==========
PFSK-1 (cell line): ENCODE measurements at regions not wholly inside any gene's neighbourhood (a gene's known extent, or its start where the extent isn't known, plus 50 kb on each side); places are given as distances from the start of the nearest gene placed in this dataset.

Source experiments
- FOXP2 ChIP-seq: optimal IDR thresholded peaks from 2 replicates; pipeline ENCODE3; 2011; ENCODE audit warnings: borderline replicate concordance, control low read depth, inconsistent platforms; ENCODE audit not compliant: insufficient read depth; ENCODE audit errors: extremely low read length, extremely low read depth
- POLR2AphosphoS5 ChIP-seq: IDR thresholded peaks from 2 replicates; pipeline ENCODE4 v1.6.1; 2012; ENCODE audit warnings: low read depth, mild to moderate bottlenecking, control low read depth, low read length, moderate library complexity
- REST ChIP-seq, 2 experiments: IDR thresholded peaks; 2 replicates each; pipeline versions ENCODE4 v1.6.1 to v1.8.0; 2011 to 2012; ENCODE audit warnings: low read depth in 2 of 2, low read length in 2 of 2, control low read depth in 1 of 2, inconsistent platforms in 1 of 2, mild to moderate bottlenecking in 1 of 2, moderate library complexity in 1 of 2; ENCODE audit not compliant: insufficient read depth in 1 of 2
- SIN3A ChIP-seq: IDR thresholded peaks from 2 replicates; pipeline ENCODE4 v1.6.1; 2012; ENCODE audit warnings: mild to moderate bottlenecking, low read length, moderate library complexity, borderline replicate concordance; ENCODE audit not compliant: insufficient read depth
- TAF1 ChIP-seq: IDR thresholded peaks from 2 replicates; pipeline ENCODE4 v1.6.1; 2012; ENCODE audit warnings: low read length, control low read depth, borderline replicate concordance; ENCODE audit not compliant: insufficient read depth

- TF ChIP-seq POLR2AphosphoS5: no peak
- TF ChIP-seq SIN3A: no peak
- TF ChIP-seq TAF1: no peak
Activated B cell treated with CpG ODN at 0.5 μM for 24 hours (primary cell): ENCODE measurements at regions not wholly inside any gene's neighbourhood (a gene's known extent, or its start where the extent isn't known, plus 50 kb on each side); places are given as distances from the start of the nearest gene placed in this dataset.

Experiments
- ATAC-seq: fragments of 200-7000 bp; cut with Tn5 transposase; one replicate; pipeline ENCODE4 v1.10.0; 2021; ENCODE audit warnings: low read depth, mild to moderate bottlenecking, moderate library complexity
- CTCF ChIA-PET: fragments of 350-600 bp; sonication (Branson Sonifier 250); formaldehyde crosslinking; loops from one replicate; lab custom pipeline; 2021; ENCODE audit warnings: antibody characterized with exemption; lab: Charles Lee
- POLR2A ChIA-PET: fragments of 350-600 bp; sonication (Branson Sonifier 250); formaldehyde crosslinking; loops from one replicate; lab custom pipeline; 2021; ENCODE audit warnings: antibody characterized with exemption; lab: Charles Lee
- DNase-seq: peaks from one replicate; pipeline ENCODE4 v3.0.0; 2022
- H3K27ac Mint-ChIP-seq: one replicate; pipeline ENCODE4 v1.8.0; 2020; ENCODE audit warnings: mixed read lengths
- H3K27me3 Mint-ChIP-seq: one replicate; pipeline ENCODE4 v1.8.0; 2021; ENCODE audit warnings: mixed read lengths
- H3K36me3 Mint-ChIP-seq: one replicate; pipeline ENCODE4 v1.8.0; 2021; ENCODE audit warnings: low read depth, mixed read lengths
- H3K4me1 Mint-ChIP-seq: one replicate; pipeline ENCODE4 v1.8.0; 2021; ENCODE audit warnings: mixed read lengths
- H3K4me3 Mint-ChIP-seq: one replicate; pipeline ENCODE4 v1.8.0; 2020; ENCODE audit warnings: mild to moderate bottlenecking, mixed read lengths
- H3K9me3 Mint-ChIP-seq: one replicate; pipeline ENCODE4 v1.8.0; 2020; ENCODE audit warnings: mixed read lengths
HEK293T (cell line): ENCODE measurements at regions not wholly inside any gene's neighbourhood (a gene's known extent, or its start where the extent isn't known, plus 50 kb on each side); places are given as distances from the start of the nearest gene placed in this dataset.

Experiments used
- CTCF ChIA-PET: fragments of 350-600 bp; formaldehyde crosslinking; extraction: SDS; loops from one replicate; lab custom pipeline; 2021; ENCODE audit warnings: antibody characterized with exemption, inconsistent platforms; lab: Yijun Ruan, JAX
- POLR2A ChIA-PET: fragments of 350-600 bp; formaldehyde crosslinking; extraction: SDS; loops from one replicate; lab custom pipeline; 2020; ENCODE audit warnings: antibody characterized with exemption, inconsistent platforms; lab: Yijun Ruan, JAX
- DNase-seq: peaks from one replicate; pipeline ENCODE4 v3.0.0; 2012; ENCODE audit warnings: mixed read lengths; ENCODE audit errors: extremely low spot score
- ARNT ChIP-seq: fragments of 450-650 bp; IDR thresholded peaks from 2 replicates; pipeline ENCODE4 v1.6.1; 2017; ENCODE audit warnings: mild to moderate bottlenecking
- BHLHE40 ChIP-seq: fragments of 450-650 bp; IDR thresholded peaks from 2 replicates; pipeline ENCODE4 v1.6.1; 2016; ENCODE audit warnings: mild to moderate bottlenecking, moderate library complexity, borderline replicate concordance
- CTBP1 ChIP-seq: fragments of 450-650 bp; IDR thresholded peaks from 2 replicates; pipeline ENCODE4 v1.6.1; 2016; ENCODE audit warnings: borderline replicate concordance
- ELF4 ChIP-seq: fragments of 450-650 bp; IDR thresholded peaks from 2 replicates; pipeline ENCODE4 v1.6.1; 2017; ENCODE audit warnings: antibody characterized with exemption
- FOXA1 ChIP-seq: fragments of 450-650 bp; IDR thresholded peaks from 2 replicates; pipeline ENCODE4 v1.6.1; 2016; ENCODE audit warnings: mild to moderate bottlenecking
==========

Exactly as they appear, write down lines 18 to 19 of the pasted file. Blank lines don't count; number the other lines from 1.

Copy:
- H3K27me3 Mint-ChIP-seq: one replicate; pipeline ENCODE4 v1.8.0; 2021; ENCODE audit warnings: mixed read lengths
- H3K36me3 Mint-ChIP-seq: one replicate; pipeline ENCODE4 v1.8.0; 2021; ENCODE audit warnings: low read depth, mixed read lengths